It is important to keep a firm focus on my behaviors, my deeds, my attitudes, my wrongs and not let other peoples’ stuff bleed over into mine.
Sometimes it is helpful just to let the memories come to you as they will, and sometimes it is helpful to divide your life into seasons and comb through those years sequentially. You get to choose how, but do it.
You may want to reflect on the time you first began acting out of your primary character defect. Or, you may want to go to the first offense against another you can remember. Suit yourself, but come clean, if only with yourself, for now. Often, telling yourself the truth is the hardest part.
Let yourself feel the regret, the guilt and the shame, but count on your good and wise sponsor not to let you drown in your remorse. An experienced sponsor has a keen sense of when you are into just beating yourself up, being super-scrupulous and trying to be perfect, which can be part of a character defect, and when you need to be honest to the bone. Punishing oneself and taking responsibility for oneself are two notably different acts with radically different outcomes.
* * * * *
So….back to making that list. Just take the first steps.
Equipped with your computer or pen and paper, begin.
Ask God to help you and then, write.
Take breaks if you need to, but promise yourself you will stick with the process until you are finished.
When you have finished, offer it to God.
Give thanks that you have the moral courage to admit your wrongs, and give thanks to God for bringing them to your attention.
Take a walk. Mark the moment. Give yourself credit.
Be willing to understand that in the strangest way, it is God’s grace that allows us to come to our senses, feel the pain and shame and guilt and regret we need to feel, own our stuff and be open to the forgiveness and peace that is ahead.
Remember this: Only the dead feel no pain, and only those who have a moral center and a healthy conscience are willing to face the truth and tell the truth about the ways they have done to hurt another person.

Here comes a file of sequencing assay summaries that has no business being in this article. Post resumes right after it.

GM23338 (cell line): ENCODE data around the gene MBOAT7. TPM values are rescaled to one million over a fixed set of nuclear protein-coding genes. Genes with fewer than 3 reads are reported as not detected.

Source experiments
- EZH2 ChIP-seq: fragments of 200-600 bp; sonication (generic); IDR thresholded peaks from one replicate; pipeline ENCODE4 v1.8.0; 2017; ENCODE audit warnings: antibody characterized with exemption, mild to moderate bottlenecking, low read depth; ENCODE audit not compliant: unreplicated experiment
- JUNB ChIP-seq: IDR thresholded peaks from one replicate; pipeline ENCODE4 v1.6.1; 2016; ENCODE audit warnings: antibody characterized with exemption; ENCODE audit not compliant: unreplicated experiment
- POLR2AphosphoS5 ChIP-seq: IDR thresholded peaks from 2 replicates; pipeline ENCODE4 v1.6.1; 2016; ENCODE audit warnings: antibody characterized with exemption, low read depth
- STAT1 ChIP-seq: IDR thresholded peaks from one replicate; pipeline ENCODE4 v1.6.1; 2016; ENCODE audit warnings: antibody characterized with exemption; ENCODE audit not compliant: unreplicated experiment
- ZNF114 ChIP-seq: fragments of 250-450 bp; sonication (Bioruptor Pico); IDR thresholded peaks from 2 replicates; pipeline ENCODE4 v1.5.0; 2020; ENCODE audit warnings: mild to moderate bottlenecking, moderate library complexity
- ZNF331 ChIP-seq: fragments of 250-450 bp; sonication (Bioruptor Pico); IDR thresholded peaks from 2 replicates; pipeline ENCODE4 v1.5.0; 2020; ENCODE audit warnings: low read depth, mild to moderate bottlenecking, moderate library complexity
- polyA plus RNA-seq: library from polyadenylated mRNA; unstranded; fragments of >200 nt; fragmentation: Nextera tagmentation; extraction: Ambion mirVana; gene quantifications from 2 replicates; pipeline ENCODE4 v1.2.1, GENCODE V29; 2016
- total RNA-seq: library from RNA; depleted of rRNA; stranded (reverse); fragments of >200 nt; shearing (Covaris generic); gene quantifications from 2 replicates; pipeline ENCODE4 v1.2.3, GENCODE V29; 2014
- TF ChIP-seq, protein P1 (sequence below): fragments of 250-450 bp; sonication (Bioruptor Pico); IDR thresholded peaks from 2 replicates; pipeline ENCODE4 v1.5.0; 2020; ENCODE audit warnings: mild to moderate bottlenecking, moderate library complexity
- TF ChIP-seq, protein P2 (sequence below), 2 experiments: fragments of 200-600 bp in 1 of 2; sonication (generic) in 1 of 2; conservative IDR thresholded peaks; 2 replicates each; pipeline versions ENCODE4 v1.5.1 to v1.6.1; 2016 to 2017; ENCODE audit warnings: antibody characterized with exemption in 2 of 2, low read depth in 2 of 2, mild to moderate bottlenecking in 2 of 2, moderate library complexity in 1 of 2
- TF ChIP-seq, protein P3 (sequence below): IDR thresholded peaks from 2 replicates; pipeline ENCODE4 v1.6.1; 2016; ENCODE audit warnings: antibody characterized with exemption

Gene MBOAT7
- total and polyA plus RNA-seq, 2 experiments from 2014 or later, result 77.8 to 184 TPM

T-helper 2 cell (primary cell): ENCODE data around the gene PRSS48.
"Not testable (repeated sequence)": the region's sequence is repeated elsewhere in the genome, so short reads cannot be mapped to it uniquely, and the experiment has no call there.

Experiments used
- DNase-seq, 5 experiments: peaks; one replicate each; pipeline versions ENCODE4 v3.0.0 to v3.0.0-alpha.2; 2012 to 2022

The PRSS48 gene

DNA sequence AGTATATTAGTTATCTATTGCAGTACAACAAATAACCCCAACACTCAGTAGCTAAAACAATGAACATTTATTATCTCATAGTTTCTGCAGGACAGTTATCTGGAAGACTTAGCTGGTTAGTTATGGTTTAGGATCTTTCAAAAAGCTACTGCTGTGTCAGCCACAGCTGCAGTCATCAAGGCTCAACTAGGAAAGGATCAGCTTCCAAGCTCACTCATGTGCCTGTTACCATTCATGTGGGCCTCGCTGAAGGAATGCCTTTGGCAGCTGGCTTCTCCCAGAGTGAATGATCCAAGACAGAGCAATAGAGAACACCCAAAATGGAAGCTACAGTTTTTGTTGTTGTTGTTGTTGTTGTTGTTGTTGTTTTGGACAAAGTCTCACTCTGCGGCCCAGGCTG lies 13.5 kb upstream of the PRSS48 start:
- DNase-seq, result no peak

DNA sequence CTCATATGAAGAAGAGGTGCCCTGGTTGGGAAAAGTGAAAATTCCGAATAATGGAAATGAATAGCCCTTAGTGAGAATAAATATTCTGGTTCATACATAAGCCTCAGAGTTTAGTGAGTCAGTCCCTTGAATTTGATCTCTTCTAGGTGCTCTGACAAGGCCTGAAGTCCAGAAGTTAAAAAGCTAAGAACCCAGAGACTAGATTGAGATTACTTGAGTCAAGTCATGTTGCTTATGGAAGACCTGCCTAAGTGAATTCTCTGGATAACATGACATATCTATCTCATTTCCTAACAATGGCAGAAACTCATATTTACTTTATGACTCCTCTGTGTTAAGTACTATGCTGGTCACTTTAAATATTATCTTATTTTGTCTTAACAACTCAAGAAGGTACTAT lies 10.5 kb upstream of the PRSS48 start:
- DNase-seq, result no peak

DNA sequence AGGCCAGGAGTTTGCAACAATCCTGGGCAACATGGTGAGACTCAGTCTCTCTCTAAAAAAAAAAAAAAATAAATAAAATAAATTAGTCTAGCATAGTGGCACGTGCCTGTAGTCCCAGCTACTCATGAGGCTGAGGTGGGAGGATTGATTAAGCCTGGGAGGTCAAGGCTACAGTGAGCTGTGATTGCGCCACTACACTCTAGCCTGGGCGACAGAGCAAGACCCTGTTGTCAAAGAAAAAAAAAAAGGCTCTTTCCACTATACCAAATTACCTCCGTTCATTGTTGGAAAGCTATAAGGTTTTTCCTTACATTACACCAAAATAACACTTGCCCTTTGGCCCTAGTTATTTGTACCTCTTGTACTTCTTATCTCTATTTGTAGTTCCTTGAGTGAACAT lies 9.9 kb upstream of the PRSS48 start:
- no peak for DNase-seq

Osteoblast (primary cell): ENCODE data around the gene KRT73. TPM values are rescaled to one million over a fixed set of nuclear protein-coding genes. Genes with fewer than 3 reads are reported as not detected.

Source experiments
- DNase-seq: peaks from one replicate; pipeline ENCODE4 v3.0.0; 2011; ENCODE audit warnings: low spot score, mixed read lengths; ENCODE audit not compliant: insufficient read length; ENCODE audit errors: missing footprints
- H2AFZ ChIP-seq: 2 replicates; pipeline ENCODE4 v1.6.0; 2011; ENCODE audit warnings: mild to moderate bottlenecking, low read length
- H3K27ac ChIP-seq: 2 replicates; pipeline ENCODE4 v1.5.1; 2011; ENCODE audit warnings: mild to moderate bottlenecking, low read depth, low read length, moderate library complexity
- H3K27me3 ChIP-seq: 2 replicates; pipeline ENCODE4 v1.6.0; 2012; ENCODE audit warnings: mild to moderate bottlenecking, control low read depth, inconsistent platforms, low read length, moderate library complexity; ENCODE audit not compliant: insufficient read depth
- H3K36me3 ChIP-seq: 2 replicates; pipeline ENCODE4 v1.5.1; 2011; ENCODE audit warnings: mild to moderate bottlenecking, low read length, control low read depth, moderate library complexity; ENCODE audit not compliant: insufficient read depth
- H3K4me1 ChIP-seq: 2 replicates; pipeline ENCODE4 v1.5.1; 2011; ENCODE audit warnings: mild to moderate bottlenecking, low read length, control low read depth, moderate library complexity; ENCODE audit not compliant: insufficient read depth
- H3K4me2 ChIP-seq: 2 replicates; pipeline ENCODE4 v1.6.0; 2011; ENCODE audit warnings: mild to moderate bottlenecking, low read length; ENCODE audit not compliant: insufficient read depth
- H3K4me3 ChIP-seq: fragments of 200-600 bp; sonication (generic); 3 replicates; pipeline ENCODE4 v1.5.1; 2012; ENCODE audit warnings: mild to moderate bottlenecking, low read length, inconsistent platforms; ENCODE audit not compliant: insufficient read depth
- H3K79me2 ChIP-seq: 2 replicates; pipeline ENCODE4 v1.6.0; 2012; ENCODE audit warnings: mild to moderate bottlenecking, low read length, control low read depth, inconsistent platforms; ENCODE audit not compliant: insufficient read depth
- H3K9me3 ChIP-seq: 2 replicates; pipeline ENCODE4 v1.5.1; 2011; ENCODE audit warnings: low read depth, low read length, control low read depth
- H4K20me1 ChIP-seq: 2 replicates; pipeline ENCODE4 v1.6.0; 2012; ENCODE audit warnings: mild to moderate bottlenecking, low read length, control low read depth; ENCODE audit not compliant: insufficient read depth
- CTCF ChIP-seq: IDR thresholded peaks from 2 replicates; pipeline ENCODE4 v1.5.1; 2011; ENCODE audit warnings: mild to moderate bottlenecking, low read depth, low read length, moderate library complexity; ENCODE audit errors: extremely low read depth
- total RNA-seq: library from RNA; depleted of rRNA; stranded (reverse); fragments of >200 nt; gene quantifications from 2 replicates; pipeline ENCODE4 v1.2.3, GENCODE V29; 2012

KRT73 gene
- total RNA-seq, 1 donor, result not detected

* * * * *
When one of my grandsons was only four, he had enough of something one of his cousins was doing, and so he picked up a bucket and banged her over the head with it. Of course that set up a great wailing in their Montessori classroom where they were both enrolled.
And, of course, the incident was reported to their mothers who are sisters, which set up another one of those conflict of interest things sisters tend to have. Each of them was torn between wanting her own child to be able to take responsibility for what he had done, and each of them wanted to sort of blame the other cousin.
On the way home, my daughter asked the offender if he had hit his cousin on the head with the metal bucket.
My daughter could see her child in the rear-view mirror as he sat in his booster seat, sucking his thumb.
He took his thumb out of his mouth and said, “I did,” and put his thumb back in his mouth.
“Why did you do that?” my daughter asked, probably hoping that there was a good reason.
Again, he took his thumb out of his mouth and said, “I just did it.”
Clear and simple, it was. A confession and a statement of ownership. No excuses.
Sometimes I have to suck my thumb — symbolically — when I’m up against a wrong I’ve done, but I have to make sure that whatever I do to soothe myself doesn’t encourage me to regress back into my old defects.
What about you?
Is there something you have done that is standing between you and someone else like a brick wall?
Have you tried to make amends before, only to have the other person wind up laying more guilt and bad energy on you?
Has anyone come to you to make amends? Have you ever rejected another’s attempts at making amends? How has that worked for you?
Is there something from long ago that keeps on knocking at the door of your consciousness, wanting to be faced and forgiven? What holds you back from the free flow of grace?
Do you long for peace of mind?
I love the bumper sticker asks the question, “Do you want peace? Then work for justice.”
Justice is about making things right. Step Eight is a giant Step toward making things right, with yourself and with other people you have harmed.